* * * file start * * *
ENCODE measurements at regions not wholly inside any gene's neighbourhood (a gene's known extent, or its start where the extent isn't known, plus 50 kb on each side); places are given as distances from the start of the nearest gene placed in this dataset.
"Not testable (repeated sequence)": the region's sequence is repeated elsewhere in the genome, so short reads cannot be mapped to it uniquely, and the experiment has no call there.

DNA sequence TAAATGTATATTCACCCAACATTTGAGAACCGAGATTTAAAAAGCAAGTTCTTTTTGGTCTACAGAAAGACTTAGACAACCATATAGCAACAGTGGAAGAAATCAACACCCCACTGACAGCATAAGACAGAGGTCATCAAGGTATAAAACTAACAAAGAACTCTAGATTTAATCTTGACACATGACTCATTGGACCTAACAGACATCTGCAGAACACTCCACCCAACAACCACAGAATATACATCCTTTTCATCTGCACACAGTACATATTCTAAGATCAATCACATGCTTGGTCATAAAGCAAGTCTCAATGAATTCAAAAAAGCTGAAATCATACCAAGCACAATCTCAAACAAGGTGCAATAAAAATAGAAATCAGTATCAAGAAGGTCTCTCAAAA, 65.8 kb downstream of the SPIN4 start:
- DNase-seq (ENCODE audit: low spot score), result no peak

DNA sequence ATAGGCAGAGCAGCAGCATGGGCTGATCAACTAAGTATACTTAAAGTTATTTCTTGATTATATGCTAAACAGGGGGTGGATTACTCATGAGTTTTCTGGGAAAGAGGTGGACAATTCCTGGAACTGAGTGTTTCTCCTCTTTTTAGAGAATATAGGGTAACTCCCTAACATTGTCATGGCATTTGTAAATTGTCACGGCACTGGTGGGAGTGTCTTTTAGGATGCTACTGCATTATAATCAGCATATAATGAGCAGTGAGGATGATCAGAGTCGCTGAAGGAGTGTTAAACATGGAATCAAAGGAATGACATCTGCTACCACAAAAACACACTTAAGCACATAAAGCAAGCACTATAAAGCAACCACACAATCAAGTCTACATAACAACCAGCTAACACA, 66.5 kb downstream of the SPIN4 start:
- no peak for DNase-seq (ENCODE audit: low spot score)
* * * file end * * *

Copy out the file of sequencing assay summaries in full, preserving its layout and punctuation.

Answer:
ENCODE measurements at regions not wholly inside any gene's neighbourhood (a gene's known extent, or its start where the extent isn't known, plus 50 kb on each side); places are given as distances from the start of the nearest gene placed in this dataset.
"Not testable (repeated sequence)": the region's sequence is repeated elsewhere in the genome, so short reads cannot be mapped to it uniquely, and the experiment has no call there.

DNA sequence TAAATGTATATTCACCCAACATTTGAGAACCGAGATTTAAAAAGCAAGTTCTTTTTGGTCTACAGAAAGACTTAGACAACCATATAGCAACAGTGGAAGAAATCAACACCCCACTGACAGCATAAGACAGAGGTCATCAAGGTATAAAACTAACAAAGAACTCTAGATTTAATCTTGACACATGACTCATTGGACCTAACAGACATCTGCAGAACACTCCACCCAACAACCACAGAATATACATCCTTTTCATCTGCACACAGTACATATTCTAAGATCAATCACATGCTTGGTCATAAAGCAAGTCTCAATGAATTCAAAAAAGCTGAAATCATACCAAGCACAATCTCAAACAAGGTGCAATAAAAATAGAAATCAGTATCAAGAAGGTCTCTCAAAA, 65.8 kb downstream of the SPIN4 start:
- DNase-seq (ENCODE audit: low spot score), result no peak

DNA sequence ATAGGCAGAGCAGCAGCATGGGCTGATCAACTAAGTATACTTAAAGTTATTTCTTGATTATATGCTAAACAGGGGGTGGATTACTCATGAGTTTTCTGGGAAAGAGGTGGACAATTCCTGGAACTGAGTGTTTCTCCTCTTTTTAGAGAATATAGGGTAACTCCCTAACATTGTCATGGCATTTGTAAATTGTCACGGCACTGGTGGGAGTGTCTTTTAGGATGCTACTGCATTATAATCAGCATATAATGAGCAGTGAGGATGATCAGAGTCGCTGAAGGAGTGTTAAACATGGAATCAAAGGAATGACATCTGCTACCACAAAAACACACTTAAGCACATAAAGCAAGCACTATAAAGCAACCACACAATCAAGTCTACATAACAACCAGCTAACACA, 66.5 kb downstream of the SPIN4 start:
- no peak for DNase-seq (ENCODE audit: low spot score)